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A Case-Control Study of Risk Factors for Gastric Cancer in Three Geographic Areas of Mexico (1993)

Title:

A Case-Control Study of Risk Factors for Gastric Cancer in Three Geographic Areas of Mexico

Key words:

chili peppers, capsaicin, Helicobacter pylori, gastric infection, Mexico

Research Institution:

National Institute of Public Health

Location:

Mexico

Researcher:

Lizbeth Lopez-Carrillo

Project Description:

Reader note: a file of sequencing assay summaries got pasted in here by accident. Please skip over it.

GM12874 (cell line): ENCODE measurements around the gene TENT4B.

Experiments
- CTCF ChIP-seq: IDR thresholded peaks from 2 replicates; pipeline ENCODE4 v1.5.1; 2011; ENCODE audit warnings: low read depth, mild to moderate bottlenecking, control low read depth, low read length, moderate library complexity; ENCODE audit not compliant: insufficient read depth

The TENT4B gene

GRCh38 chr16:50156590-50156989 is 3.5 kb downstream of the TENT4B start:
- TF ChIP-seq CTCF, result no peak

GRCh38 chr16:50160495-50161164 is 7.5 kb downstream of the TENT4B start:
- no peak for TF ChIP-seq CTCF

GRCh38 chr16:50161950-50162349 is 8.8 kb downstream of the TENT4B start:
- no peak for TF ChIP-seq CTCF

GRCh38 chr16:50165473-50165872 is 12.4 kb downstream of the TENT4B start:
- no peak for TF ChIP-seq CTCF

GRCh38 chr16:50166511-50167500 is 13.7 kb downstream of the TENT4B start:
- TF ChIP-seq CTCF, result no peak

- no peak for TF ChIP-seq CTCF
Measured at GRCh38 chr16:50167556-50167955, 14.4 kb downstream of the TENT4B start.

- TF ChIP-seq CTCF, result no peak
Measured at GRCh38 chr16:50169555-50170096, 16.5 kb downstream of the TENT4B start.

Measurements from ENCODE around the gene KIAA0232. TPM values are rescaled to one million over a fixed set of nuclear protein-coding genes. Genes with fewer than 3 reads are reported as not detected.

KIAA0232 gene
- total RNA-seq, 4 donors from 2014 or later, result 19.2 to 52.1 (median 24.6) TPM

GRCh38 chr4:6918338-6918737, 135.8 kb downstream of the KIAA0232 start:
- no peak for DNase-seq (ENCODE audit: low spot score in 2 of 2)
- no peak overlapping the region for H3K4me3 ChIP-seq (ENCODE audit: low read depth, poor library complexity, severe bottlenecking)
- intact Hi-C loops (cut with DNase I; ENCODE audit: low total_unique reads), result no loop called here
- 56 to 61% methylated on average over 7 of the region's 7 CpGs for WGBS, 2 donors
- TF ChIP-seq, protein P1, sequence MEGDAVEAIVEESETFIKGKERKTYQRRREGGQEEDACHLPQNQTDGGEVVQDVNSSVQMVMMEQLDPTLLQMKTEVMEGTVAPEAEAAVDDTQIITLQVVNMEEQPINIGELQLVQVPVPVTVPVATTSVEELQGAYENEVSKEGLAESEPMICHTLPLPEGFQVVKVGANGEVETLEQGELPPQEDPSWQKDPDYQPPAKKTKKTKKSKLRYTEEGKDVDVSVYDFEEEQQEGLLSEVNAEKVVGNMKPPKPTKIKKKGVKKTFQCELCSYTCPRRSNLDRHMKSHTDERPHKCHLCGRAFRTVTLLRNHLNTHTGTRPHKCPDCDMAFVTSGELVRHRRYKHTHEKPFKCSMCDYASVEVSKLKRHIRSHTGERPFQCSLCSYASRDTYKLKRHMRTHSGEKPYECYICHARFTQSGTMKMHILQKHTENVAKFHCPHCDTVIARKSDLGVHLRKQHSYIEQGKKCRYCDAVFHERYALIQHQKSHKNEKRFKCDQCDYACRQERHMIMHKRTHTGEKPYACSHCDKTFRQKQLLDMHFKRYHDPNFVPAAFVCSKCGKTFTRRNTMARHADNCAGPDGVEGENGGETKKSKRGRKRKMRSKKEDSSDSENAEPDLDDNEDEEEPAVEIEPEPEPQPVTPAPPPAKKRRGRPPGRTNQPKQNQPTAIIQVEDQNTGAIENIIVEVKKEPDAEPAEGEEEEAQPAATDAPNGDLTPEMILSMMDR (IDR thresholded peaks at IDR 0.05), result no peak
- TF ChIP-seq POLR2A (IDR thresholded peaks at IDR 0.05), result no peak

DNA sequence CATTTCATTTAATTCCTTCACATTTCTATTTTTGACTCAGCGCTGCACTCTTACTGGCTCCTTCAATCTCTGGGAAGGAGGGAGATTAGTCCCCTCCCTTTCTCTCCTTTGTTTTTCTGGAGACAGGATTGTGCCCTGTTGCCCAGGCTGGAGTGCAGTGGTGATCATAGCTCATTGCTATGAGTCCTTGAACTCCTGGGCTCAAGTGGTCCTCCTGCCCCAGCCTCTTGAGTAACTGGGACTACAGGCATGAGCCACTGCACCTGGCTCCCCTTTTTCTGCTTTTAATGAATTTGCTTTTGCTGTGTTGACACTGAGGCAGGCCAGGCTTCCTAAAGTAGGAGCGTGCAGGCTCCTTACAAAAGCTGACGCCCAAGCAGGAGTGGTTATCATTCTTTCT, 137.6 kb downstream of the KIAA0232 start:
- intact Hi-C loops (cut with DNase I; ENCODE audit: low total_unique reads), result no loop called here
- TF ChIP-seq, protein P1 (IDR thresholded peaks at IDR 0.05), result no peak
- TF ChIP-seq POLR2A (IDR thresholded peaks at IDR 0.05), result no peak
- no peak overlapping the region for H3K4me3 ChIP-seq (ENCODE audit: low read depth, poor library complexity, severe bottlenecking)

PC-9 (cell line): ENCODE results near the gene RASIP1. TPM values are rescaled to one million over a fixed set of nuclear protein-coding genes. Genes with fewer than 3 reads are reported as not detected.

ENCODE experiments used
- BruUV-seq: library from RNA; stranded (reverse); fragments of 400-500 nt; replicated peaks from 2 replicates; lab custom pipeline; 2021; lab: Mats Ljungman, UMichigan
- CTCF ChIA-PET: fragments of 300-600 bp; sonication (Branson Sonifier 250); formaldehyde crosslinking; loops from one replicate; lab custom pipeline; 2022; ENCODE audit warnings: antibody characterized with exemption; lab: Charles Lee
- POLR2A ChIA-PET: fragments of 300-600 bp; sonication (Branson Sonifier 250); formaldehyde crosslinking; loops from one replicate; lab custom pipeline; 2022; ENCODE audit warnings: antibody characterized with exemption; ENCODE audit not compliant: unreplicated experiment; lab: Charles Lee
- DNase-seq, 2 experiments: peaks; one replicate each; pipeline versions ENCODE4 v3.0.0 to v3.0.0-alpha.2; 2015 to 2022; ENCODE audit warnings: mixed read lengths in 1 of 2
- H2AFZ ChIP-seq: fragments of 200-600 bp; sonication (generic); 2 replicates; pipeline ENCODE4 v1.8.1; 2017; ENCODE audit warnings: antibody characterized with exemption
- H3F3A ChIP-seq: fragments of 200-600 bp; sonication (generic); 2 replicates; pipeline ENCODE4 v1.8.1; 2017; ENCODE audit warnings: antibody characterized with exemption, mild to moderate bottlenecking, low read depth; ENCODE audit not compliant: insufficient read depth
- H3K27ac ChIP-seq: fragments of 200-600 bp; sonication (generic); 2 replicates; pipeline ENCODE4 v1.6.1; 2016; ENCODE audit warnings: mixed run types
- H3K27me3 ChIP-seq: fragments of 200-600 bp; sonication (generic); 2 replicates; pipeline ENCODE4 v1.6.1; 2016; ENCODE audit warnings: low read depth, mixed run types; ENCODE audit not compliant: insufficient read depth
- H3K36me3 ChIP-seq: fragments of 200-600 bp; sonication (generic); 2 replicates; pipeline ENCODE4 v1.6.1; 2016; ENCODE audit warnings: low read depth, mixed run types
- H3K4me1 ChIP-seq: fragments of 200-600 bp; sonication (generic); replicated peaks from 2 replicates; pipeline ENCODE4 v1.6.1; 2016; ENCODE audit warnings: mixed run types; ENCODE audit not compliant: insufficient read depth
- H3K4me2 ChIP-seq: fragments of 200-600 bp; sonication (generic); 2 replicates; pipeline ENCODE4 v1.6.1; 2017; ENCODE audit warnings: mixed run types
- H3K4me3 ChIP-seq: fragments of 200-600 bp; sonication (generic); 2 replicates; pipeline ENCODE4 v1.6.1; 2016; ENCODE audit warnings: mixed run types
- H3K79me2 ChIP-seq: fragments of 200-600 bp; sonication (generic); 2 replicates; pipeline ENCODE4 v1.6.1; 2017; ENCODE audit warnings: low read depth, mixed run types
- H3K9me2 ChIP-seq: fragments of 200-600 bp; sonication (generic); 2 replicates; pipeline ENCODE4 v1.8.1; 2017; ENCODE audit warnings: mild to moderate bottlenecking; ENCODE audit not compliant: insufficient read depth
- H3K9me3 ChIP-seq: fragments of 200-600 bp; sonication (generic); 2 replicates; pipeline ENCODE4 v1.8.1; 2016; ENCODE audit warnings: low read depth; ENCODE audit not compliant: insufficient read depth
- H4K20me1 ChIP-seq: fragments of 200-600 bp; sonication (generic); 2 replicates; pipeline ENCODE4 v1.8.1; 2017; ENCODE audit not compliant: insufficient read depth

People in Mexico who eat hot chili peppers have five times higher rates of gastric cancer than non-chili eating people. Capsaicin, the ingredient that makes peppers taste hot, is thought to be the culprit. Moreover, the gastric infection, by Helicobacter pylori, is also thought to play a role in gastric cancer. Dr. Lopez-Carrillo studied this issue using a food questionnaire and blood samples from volunteers in various regions of Mexico. Resolution of this question could result in possibly recommending eliminating hot chili peppers from the Mexican diet and potentially decreasing gastric cancer incidence by nearly 70%.

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